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Hub hospitality biz bounces back, despite hotel worker union


Boston’s hospitality workers are finally getting back on their feet after the pandemic. This recovery is despite efforts from the city’s very own hospitality worker union Unite Here Local 26.

New research from my organization suggests union leaders were often working against their members’ best interests during the pandemic. Unfortunately, that’s just the tip of the iceberg when it comes to the union’s questionable tactics.

Unite Here’s membership is primarily made up of hospitality workers. By April 2020, 98% of these workers were out of a job as a result of COVID-19. Local 26 admitted that its membership — mainly in Boston and Providence — had been “disproportionately impacted” by the pandemic.

How did Local 26 come to its members’ aid? By criticizing efforts to reopen the hospitality industry.

At the beginning of the pandemic, Local 26 blamed Boston hotels for contributing to the spread of COVID-19. In May 2020, Local 26’s president, Carlos Aramayo, warned that business leaders were being “irresponsible and potentially dangerous” about re-opening the economy. Meanwhile, dozens of business leaders, including hoteliers, were actually working closely with the Massachusetts state government to develop safety standards for the hospitality industry.

By June 2020, Massachusetts was ready to begin safely re-opening hotels thanks to stringent safety measures. Despite these protocols, Local 26’s president Aramayo still was still not fully on board with the prospect of re-opening hotels and getting union members back to work. Only days before hotels re-opened, Aramayo warned Local 26 members were “very afraid to go to work.”

A month later, Aramayo publicly disagreed with efforts by Boston’s tourism bureau to begin hosting indoor conferences safely again — a critical source of business for struggling hotels in the area. In fact, Aramayo stated he did not see large events coming back until 2021 — a move that could have left hundreds of Local 26 members unemployed for more than a calendar year. These were employees Aramayo even acknowledged were “eager to get back to work.”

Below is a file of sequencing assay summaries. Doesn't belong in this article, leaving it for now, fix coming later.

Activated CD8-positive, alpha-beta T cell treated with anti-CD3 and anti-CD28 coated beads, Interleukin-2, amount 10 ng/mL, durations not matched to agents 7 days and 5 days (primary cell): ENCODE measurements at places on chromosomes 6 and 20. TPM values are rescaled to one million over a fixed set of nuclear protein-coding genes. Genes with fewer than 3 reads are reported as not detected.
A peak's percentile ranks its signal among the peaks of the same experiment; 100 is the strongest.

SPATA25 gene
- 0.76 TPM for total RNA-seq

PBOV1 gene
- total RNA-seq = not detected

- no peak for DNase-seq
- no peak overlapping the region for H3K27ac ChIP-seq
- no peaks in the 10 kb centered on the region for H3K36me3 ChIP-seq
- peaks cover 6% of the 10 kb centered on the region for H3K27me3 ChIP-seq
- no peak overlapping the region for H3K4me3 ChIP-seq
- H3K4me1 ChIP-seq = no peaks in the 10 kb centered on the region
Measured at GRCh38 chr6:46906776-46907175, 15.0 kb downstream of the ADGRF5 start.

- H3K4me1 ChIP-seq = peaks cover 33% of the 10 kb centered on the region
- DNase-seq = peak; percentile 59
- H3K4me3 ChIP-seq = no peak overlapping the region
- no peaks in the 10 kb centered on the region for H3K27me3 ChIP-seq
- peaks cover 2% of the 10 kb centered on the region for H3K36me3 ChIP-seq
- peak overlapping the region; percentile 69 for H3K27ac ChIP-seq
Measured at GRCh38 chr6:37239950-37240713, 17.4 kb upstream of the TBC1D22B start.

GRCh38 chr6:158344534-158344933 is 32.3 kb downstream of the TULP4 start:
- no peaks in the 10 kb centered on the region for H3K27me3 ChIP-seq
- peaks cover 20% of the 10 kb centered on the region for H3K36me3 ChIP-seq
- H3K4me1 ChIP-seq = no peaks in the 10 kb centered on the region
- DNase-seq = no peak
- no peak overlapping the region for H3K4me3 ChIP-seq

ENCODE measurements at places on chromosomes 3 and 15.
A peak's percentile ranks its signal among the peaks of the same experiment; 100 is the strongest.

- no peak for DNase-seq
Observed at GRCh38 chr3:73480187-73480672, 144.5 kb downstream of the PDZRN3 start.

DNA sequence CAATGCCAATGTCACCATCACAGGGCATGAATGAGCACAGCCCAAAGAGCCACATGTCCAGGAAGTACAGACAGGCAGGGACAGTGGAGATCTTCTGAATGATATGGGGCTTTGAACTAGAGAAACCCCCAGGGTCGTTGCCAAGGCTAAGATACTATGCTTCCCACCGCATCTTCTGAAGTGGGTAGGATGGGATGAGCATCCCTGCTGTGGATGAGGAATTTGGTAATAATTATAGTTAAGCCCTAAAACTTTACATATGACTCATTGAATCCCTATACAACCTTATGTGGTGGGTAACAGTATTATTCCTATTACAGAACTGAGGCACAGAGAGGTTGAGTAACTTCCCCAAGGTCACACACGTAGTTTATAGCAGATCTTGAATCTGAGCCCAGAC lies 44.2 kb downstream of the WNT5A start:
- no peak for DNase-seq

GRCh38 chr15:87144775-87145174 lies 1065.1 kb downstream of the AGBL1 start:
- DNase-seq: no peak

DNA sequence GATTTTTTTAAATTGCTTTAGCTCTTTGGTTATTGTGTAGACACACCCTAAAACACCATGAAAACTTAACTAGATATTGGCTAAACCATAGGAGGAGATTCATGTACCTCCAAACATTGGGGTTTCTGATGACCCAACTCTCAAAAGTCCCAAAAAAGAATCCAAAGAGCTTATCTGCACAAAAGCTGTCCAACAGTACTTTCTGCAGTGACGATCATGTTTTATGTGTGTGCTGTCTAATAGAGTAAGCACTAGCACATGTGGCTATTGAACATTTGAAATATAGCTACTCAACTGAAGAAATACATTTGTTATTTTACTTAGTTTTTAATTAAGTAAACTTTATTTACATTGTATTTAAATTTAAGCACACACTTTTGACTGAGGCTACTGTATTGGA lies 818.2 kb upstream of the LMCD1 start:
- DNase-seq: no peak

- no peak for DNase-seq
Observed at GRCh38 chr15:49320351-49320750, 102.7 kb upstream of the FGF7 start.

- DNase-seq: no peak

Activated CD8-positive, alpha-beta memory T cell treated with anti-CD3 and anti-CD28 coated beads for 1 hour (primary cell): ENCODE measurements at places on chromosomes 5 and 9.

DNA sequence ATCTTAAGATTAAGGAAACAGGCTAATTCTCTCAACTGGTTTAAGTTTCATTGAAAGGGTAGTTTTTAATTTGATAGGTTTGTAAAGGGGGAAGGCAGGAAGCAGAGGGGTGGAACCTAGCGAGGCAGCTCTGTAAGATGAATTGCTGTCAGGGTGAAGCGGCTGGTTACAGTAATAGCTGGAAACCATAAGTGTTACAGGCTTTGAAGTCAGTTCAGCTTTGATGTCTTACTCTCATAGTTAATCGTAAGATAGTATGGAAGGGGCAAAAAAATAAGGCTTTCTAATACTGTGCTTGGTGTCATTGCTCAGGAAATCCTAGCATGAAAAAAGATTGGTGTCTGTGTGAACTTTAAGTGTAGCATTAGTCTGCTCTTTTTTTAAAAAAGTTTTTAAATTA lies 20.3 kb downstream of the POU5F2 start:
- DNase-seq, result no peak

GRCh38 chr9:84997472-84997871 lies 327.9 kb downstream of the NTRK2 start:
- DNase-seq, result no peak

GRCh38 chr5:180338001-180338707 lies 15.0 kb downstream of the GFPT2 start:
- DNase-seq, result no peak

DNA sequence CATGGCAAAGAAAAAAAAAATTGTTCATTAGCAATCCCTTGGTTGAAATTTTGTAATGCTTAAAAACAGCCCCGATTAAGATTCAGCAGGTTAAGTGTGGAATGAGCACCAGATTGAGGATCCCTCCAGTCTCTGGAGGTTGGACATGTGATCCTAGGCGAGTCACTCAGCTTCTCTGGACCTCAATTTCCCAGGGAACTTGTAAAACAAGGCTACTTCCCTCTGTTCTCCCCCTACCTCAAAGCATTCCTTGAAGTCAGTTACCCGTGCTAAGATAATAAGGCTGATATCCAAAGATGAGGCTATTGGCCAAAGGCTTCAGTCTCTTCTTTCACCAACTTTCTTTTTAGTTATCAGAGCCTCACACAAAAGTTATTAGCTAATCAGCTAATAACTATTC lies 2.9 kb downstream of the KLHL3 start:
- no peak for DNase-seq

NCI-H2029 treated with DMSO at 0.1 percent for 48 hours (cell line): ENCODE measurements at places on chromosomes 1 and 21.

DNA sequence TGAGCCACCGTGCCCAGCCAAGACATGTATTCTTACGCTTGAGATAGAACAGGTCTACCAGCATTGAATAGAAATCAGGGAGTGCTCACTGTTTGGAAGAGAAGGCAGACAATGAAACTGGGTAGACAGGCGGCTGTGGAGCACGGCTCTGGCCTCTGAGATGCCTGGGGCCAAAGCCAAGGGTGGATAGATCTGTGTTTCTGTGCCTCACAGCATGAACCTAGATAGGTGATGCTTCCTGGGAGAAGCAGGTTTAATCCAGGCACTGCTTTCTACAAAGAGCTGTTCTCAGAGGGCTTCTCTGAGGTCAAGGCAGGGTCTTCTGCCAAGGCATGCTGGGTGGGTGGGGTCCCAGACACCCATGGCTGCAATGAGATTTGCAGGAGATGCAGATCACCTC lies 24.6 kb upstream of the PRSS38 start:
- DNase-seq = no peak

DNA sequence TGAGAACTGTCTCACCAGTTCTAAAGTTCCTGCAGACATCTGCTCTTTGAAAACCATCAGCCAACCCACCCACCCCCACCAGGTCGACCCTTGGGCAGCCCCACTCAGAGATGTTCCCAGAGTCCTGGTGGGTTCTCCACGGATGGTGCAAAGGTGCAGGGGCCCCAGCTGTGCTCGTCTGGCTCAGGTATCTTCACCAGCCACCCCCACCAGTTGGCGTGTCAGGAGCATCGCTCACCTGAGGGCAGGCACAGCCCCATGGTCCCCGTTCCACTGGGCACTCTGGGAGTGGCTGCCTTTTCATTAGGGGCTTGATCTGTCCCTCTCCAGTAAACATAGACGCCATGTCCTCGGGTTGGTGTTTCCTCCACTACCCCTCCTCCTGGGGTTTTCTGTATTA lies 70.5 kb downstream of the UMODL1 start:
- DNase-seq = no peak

Local 26’s reluctance to get its members back to work may have been defensible if not for the union’s large canvassing operation throughout the 2020 elections. Local 26’s hypocrisy on this issue was similar to that of Local 11, a Los Angeles-based Unite Here local that fought efforts to re-open the hospitality industry while organizing door-to-door canvassing.

In September 2020, Local 26 bragged that its parent union Unite Here International was “knocking on more doors than the entire Democratic Party.” Local 26’s tweet came roughly a month after a senior Democratic Party official publicly condemned door knocking efforts for risking lives. By December 2020, Local 26 was boasting about its own canvassing operation, proclaiming its members were hard at work in Georgia “knocking on doors.”

But the union’s poor response to the pandemic is just its latest controversy. In 2016, a longtime union official named Henry Green was sentenced to six months in prison for embezzling more than $170,000. That’s about what 175 members paid in annual union dues in 2021.

That same year, President Obama’s Labor Department actually sued Local 26 after it refused to share collective bargaining agreements with a member. Then in 2019, the National Labor Relations Board found Local 26 and a Boston hotel illegally colluded during a union drive.

Local 26’s members deserve a leadership that will put their interests first. The union’s track record suggests the opposite.

Charlyce Bozzello is the communications director at the Center for Union Facts, a 501c3 nonprofit committed to transparency and accountability in today’s labor movement.


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